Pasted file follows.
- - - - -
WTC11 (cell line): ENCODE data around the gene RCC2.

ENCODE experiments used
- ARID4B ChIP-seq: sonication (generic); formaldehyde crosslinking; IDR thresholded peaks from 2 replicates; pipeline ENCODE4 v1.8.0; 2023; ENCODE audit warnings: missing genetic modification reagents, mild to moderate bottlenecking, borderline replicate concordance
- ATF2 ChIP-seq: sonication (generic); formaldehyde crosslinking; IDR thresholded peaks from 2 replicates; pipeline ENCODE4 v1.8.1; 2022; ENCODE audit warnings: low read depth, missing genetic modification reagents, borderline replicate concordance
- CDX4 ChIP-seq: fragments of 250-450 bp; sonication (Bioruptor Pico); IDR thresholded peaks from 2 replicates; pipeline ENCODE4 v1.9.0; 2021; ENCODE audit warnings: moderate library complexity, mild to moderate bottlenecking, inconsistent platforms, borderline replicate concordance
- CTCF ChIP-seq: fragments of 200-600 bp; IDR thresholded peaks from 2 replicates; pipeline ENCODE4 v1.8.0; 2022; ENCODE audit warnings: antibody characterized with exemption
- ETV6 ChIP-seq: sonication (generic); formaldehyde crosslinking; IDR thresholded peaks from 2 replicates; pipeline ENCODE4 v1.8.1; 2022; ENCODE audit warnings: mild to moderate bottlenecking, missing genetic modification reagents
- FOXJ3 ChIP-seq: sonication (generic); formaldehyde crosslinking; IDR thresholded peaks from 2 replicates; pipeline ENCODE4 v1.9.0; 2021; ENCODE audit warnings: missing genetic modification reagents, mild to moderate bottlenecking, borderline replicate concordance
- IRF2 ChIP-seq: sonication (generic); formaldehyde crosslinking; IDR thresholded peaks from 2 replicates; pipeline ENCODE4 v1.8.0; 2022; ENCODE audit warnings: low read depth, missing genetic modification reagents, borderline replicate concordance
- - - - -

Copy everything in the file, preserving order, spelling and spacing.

WTC11 (cell line): ENCODE data around the gene RCC2.

ENCODE experiments used
- ARID4B ChIP-seq: sonication (generic); formaldehyde crosslinking; IDR thresholded peaks from 2 replicates; pipeline ENCODE4 v1.8.0; 2023; ENCODE audit warnings: missing genetic modification reagents, mild to moderate bottlenecking, borderline replicate concordance
- ATF2 ChIP-seq: sonication (generic); formaldehyde crosslinking; IDR thresholded peaks from 2 replicates; pipeline ENCODE4 v1.8.1; 2022; ENCODE audit warnings: low read depth, missing genetic modification reagents, borderline replicate concordance
- CDX4 ChIP-seq: fragments of 250-450 bp; sonication (Bioruptor Pico); IDR thresholded peaks from 2 replicates; pipeline ENCODE4 v1.9.0; 2021; ENCODE audit warnings: moderate library complexity, mild to moderate bottlenecking, inconsistent platforms, borderline replicate concordance
- CTCF ChIP-seq: fragments of 200-600 bp; IDR thresholded peaks from 2 replicates; pipeline ENCODE4 v1.8.0; 2022; ENCODE audit warnings: antibody characterized with exemption
- ETV6 ChIP-seq: sonication (generic); formaldehyde crosslinking; IDR thresholded peaks from 2 replicates; pipeline ENCODE4 v1.8.1; 2022; ENCODE audit warnings: mild to moderate bottlenecking, missing genetic modification reagents
- FOXJ3 ChIP-seq: sonication (generic); formaldehyde crosslinking; IDR thresholded peaks from 2 replicates; pipeline ENCODE4 v1.9.0; 2021; ENCODE audit warnings: missing genetic modification reagents, mild to moderate bottlenecking, borderline replicate concordance
- IRF2 ChIP-seq: sonication (generic); formaldehyde crosslinking; IDR thresholded peaks from 2 replicates; pipeline ENCODE4 v1.8.0; 2022; ENCODE audit warnings: low read depth, missing genetic modification reagents, borderline replicate concordance